A series of runs was carried out wherein coal was burned under self-sustained combustion conditions in a stove that was lined with insulation to lower heat losses. Air was pulled through the stove by convection induced draft through the stack of the stove. Combustion gases or flue gases were sampled from the stack and were taken through a collection train that consisted of a glass wool dust collector, a gas sample bomb and a sodium hydroxide scrubber. The flue gas samples were pulled through the scrubbing system at a rate of one liter per minute by a vacuum pump. Gas was sampled for thirty minutes starting immediately after combustion was established. Combustion was started by an electrical heating coil placed in the coal. Once burning was started, the coil was removed.
The coal was prepared for the combustion test by grinding Illinois No. 6 coal to a particle size of less than sixty mesh. Calcium oxide and calcium carbonate were added to some of the samples in the form of finely ground calcium oxide of calcium carbonate having a particle size of less than sixty mesh. Upon thoroughly admixing the inorganic materials with the pulverized coal, the ground coal and the inorganic materials added, if any, were pelletized into one and one-fourth inch diameter by one-inch thick cylindrical pellets. In each of the tests, four pounds of the coal and added inorganic material, if any, were burned in each run.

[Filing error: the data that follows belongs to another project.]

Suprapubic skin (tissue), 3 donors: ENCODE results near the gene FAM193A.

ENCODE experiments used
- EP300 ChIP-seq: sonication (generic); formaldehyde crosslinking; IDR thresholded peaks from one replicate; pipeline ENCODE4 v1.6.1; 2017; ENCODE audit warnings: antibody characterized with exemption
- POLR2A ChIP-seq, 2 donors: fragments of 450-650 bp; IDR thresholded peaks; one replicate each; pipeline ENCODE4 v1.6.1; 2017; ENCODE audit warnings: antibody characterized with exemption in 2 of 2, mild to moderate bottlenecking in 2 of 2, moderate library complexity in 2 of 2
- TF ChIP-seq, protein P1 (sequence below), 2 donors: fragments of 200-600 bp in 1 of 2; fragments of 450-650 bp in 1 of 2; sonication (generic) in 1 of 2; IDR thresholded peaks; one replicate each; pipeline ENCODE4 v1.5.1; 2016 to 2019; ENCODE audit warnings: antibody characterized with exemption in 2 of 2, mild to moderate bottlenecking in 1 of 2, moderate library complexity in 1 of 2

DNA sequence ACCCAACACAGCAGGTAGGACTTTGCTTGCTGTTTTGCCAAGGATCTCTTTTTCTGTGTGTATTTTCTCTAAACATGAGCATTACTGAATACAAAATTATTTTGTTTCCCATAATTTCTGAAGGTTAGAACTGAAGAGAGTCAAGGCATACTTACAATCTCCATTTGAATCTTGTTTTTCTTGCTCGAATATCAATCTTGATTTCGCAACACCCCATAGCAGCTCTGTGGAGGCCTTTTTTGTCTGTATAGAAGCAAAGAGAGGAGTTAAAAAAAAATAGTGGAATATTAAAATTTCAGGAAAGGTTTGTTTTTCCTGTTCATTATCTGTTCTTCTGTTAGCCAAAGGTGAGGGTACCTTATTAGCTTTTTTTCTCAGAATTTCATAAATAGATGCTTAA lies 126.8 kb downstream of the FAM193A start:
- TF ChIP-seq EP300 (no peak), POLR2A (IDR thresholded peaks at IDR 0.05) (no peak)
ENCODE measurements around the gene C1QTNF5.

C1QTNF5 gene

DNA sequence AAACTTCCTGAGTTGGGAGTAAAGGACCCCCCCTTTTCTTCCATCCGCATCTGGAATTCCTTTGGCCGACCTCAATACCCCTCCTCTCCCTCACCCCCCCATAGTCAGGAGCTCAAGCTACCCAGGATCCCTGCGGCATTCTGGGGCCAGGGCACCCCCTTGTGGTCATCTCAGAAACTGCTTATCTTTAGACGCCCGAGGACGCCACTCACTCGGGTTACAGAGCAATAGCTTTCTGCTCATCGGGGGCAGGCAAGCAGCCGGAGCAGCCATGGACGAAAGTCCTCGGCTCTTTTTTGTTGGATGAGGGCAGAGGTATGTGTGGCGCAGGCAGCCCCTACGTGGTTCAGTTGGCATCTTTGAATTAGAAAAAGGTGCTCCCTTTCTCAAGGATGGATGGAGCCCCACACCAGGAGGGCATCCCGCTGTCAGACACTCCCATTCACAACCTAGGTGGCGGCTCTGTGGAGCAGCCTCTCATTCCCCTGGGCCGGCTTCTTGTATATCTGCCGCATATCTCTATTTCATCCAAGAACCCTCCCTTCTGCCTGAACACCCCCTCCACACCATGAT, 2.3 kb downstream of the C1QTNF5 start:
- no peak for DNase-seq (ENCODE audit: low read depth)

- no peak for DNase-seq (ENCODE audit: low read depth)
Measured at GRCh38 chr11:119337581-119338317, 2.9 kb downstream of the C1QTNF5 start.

Table II sets forth the results observed in the series of tests:
TABLE II______________________________________ Sulfur Emitted LB Inorganic Calcium To In Flue GasInorganic Material Per Sulfur (Grams PerRun Material LB Coal Atomic Ratio Liter X104)______________________________________1 NONE 0 0 12.082 CaO 0.1 2.19 0.8293 CaO 0.05 1.09 2.774 CaCO3 0.0813 1.00 3.235 CaCO3 0.1626 2.00 3.40______________________________________
The foregoing illustrate the efficiency of the inorganic materials for reducing sulfur containing emissions in the flue gas when coal is burned under self-sustained conditions.
Various changes and modifications may be made in the foregoing disclosure without departing from the spirit and scope of this invention.
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|EP0109098A2 *||Aug 19, 1983||May 23, 1984||Rolf W. Lindemann||Bonding of noxious products in the production of briquettes from organic material or refuse and the catalytic reforming of their pyrolysis products|
|EP0173574A2 *||Aug 30, 1985||Mar 5, 1986||Michael Honey||Asphalt separation and heavy oil extraction/treatment|
|WO1987000855A1 *||Aug 4, 1986||Feb 12, 1987||Alternative Fossil Fuels||Inorganic clay-containing coal briquettes and methods for production thereof|
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|U.S. Classification||431/12, 44/550, 110/347, 44/592, 44/604|
|Nov 15, 1983||DI||Adverse decision in interference|
Effective date: 19830722